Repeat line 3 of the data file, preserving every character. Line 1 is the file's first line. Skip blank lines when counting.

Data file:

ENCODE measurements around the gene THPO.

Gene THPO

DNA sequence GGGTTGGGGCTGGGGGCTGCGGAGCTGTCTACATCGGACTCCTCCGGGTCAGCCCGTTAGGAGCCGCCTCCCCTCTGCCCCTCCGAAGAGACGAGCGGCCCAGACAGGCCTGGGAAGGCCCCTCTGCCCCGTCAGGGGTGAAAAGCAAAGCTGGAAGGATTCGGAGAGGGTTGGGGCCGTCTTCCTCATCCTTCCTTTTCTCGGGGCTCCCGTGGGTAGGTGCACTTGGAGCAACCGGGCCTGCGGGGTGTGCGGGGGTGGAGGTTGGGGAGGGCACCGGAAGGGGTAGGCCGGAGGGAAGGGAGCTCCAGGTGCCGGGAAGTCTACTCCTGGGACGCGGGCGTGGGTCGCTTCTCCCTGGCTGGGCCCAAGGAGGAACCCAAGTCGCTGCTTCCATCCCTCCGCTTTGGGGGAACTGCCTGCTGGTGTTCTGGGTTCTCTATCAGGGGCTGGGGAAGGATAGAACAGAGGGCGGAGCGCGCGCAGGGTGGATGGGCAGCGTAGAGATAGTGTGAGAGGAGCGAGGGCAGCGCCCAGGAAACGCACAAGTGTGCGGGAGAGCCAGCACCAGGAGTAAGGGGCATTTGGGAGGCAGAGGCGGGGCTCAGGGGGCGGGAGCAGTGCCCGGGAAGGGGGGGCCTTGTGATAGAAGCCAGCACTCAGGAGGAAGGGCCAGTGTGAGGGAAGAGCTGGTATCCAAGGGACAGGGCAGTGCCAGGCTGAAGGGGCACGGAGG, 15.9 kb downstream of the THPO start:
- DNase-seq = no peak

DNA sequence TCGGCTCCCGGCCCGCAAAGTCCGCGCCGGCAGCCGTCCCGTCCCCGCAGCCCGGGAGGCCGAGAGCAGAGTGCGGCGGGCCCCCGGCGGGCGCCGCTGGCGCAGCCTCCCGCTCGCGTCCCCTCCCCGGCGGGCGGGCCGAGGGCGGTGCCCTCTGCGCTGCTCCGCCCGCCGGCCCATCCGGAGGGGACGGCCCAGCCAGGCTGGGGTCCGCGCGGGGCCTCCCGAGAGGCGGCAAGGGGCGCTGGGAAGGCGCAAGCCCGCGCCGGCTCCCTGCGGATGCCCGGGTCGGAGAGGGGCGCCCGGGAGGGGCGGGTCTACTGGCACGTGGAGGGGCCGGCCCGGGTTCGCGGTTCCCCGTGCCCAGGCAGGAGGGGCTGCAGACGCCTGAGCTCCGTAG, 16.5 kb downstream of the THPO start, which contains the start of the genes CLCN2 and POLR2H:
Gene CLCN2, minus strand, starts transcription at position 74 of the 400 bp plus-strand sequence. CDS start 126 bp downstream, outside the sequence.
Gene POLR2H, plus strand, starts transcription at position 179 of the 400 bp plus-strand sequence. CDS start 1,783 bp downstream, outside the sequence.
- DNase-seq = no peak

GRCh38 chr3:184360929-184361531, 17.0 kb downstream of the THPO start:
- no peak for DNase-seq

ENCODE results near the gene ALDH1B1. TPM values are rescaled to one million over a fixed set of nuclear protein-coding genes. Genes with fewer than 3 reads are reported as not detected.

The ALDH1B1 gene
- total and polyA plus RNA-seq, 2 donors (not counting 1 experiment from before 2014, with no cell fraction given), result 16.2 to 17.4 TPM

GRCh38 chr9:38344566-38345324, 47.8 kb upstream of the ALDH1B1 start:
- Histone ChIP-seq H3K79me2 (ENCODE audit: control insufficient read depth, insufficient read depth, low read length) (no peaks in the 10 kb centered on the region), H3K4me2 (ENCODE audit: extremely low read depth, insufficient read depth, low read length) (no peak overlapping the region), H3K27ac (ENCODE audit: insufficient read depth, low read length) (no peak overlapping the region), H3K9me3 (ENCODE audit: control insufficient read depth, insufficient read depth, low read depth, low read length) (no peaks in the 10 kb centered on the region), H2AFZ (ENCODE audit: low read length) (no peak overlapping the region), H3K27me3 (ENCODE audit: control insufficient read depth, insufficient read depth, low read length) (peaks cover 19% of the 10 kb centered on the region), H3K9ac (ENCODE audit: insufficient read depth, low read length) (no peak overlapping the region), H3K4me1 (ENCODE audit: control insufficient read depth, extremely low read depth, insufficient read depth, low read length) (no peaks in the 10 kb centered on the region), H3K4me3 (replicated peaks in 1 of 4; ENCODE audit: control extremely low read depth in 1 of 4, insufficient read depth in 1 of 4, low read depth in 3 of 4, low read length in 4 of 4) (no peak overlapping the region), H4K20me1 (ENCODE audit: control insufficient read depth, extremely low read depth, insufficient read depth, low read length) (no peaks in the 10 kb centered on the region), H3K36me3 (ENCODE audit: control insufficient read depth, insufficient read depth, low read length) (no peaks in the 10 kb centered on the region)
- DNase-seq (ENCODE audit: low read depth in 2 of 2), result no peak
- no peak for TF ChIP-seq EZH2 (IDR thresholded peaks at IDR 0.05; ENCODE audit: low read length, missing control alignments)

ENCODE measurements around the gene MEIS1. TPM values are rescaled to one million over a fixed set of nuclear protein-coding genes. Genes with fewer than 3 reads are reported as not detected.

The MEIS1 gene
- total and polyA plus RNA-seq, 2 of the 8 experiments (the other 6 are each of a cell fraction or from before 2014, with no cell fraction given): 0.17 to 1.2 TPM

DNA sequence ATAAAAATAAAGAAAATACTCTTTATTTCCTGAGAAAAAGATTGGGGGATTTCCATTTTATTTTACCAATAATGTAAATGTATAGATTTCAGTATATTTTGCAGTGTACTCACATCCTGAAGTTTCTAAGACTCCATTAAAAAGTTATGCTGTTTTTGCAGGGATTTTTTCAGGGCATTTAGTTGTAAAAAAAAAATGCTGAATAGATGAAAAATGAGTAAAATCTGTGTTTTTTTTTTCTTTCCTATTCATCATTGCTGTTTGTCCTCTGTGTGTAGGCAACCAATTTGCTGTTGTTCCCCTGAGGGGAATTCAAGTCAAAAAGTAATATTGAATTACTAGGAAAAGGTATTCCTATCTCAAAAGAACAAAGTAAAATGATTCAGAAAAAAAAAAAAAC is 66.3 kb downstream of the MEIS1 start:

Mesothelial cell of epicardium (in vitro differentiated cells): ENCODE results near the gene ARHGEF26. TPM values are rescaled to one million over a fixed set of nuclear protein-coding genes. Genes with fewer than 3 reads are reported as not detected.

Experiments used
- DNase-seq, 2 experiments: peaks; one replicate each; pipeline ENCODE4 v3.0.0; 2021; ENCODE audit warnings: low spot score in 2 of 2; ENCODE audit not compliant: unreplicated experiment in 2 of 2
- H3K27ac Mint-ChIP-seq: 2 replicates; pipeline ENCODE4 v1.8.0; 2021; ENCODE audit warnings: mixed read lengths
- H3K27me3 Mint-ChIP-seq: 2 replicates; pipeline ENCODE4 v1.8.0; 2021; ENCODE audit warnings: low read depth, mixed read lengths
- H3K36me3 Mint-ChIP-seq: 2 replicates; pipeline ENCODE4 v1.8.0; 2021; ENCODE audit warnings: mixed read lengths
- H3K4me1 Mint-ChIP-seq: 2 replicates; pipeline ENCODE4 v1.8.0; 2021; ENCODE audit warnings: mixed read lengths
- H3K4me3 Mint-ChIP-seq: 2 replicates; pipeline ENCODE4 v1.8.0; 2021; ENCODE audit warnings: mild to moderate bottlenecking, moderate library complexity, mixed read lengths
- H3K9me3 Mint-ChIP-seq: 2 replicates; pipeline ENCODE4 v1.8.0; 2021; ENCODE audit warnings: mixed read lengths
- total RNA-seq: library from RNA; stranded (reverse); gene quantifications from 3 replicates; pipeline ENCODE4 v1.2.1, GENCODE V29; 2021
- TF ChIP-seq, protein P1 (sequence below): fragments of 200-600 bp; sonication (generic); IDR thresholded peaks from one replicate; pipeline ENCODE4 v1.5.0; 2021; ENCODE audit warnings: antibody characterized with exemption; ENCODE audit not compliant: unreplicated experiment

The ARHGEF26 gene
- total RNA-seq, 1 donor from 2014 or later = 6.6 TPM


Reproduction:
DNA sequence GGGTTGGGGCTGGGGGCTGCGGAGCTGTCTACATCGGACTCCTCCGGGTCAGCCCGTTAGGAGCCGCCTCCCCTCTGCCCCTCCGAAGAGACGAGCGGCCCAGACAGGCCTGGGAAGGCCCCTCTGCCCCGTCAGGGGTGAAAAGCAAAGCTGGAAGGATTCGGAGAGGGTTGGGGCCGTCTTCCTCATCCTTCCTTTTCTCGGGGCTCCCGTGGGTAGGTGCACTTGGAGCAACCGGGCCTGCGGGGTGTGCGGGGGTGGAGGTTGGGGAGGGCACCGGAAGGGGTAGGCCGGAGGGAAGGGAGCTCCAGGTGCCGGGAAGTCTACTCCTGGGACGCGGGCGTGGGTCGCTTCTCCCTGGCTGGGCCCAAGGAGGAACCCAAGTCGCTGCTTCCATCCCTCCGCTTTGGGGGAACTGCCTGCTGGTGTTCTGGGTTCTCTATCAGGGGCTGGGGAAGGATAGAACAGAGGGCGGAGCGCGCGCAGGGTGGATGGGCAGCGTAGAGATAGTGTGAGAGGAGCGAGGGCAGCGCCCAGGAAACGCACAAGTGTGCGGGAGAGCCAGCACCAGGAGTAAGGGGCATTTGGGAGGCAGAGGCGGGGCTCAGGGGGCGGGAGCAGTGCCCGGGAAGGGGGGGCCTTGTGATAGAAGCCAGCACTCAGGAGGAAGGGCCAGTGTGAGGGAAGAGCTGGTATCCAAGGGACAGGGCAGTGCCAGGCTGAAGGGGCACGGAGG, 15.9 kb downstream of the THPO start: